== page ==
Onthe other hand, technology has become essential in every part of thesociety, and the healthcare industry should integrate it to simplifythe workload. Hence, this requires environmental changes in theinformation technology infrastructure, the infrastructure thatsupports the development and integration of new clinical knowledgeand technologies, payment policies, and preparation of the healthcare workforce (Smith, Hoyt-Hudson &amp Fitzpatrick, 2011).Incorporating the comprehensive health information systems ande-health to the majority of medical settings in the United Stateswill ensure efficiency gains, which will help the health careprofessionals to meet the demand of about 8 to 15 percent morepatients than would with the traditional methods(Smith, Hoyt-Hudson &ampFitzpatrick, 2011). For example, Kaiser Permanente studied theintroduction of a comprehensive electronic health record system inHawaii, including a multi-purpose patient interface, or portal. Itavailed preliminary evidence on the potential effects of informationtechnology on physician workforce needs. Patients had access to theirlab results, e-prescribing, and e-mail to providers, among otherfunctions. The organization reported a twenty-five percent reductionin office visits from 2004 to 2007(Smith, Hoyt-Hudson &ampFitzpatrick, 2011). Effective use of patient registries have beenimplemented in many settings to issue reminders for preventive care,offer the necessary follow-up, and provide feedback to the providerpractice on patients’ compliance and service use. Sharing ofclinical and other information among all members of the care team,ranging from patient-carried medical records to automated patientrecords can also improve primary care (Smith, Hoyt-Hudson &ampFitzpatrick, 2011).

Moreover,the industry can also use product planning to find the best way toallocate staff, equipment, and other resources to meet the needs ofcustomers, as well as reduce the costs (Smith, Hoyt-Hudson &ampFitzpatrick, 2011). Application of the principle depends on adetailed understanding of work processes, specifically, theidentification of repetitive patterns of work. Although the needs ofpatients vary from day to day, all clinical practices have a naturalrhythm defined by a period, which makes it easy to apply productplanning strategies. The use of a repetitive master schedule couldmake the best use of resources in meeting patient needs (Smith,Hoyt-Hudson &amp Fitzpatrick, 2011).

Inconclusion, statistics shows that the demand for nurses andphysicians are expected to rise primarily due to population increaseand aging as well as greater access to health insurance. Current andprojected figures are shocking, and there is no doubt that somethingneeds to be done to resolve the problem. However, it is wrong andunfair to assume that the current workforce is not working hardenough. Despite the increasing shortage, the existing professionalsare doing an excellent job. The key focus to realize better serviceprovision and equilibrium of the demand and supply of primary carephysicians and nurses should be the need to redesign how primary careare delivered. The new approaches should involve changing systems ofcare will, rather than stressing the current system of care. Thestrategies described above, if efficiently implemented, should helprealize a significant reduction in the primary care physicians andnurse shortage. The scarcity of nurses and physicians are expected toworsen in the future as more nurses retire. The past solutions suchas relocation coverage, sign on bonuses, or new payment packages willhave temporary effects because they simply relocate the availablenurses instead of increasing it. These solutions are already gainingin popularity. Nonetheless, the solutions to create a lastingimprovement to the nurses’ shortage will require a more radicalapproach than past solutions and must address the long-term issues.Once the short and long-term solutions are implemented, they shouldcontribute to reducing the number of projected shortages of nursesand primary care physicians.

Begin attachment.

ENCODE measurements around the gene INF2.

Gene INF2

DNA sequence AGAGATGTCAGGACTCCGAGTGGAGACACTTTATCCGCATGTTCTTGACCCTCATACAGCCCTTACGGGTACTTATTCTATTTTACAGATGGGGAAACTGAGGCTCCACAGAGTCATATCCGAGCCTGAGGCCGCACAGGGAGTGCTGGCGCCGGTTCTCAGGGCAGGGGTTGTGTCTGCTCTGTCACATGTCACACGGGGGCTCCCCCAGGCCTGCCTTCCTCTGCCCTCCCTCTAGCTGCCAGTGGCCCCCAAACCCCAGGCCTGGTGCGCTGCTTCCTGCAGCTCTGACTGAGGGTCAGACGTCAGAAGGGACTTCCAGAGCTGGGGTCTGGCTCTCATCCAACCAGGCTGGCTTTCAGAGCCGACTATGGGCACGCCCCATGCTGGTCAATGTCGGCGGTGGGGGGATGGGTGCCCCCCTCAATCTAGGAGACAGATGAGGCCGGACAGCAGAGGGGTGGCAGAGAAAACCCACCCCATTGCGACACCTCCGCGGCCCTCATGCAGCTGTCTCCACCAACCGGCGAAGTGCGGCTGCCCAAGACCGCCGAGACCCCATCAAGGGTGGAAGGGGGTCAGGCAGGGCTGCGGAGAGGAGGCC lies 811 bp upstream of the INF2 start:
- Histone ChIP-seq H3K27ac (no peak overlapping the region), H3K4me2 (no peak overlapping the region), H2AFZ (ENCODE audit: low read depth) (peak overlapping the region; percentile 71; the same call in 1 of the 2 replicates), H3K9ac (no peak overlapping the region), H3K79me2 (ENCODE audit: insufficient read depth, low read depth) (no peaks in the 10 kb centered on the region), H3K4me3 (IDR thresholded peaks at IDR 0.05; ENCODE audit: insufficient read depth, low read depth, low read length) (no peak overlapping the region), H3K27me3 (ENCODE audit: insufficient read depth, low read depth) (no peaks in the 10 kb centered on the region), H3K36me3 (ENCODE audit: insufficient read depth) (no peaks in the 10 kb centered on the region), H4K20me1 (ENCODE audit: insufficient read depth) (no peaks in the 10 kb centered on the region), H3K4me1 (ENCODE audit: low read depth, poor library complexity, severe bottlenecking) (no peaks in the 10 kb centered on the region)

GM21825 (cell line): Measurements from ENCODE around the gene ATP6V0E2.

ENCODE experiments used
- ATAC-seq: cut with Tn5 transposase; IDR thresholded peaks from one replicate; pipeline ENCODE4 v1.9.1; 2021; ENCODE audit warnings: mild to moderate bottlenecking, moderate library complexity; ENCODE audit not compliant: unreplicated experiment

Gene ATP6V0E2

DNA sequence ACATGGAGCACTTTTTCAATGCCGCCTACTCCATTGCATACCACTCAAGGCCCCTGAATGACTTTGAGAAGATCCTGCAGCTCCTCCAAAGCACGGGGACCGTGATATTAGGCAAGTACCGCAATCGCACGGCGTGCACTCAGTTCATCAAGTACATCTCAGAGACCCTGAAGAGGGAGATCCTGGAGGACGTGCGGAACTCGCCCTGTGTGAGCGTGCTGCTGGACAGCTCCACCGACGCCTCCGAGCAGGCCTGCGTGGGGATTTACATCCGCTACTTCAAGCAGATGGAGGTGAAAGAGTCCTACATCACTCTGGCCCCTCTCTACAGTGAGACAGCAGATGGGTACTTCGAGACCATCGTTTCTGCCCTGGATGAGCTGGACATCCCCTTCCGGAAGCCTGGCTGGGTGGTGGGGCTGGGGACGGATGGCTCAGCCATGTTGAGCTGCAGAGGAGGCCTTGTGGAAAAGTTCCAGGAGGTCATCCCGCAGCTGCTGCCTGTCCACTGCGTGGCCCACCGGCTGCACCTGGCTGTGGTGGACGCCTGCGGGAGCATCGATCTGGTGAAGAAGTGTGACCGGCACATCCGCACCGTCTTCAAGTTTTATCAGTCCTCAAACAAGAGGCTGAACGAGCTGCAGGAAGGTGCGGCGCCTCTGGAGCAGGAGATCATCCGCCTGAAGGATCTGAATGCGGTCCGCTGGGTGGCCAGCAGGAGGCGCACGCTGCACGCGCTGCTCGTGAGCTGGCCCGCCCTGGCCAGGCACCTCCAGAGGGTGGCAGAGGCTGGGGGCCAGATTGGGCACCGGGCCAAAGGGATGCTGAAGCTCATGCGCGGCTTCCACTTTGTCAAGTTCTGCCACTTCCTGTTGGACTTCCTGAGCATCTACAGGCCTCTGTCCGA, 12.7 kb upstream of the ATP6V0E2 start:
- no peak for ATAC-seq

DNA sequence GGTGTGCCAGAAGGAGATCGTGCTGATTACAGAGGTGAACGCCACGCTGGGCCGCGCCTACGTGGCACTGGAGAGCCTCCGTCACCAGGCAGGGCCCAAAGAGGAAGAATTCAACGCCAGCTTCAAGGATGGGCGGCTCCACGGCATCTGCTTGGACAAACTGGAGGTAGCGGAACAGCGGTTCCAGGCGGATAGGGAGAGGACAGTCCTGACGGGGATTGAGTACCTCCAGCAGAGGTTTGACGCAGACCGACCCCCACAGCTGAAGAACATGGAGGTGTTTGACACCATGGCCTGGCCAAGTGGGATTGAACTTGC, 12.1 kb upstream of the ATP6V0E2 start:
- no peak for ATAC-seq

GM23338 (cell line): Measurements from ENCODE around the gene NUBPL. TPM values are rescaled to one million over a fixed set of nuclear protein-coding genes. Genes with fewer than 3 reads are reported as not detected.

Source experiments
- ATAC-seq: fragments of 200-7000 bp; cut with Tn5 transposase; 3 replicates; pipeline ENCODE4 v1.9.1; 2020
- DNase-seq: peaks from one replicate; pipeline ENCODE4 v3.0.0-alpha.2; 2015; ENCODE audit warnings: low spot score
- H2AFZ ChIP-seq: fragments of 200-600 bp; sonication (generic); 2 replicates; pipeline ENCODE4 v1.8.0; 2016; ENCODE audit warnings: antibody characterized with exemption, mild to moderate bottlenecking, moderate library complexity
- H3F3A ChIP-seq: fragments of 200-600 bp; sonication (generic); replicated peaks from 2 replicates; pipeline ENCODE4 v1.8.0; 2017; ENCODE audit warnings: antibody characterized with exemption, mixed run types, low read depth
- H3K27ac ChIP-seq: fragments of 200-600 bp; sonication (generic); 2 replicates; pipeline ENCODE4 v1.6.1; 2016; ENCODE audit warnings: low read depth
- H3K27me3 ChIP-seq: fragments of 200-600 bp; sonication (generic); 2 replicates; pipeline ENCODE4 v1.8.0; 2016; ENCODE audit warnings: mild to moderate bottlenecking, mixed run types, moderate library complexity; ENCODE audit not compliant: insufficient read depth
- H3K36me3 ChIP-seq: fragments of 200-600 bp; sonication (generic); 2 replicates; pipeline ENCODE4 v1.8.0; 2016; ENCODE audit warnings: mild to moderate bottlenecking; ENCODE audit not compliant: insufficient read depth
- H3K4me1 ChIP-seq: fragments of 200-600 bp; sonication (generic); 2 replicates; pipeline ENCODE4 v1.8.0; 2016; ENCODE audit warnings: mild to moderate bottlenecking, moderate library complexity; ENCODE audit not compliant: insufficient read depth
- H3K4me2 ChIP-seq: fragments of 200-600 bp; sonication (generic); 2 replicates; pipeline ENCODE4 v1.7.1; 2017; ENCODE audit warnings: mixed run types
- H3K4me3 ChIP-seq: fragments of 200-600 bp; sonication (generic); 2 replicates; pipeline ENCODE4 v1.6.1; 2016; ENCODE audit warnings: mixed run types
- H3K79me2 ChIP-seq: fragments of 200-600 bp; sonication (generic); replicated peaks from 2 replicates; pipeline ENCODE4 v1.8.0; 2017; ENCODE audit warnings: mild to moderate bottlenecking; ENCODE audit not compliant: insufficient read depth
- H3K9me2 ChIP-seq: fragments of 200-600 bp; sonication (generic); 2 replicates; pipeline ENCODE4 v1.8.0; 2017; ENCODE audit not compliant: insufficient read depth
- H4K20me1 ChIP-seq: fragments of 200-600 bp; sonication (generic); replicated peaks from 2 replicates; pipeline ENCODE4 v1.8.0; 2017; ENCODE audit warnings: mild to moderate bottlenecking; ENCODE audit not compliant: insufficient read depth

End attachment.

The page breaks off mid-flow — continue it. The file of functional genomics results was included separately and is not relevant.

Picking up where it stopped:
Shiver,J. M., &amp Cantiello, J. (2015). ManagingIntegrated Health Systems.Burlington, Massachusetts: Jones &amp Bartlett Learning.

Smith,B. H., Hoyt-Hudson, P., &amp Fitzpatrick, J. J. (2011). ProblemSolving for Better Health: A Global Perspective.New York: Springer Pub. Co.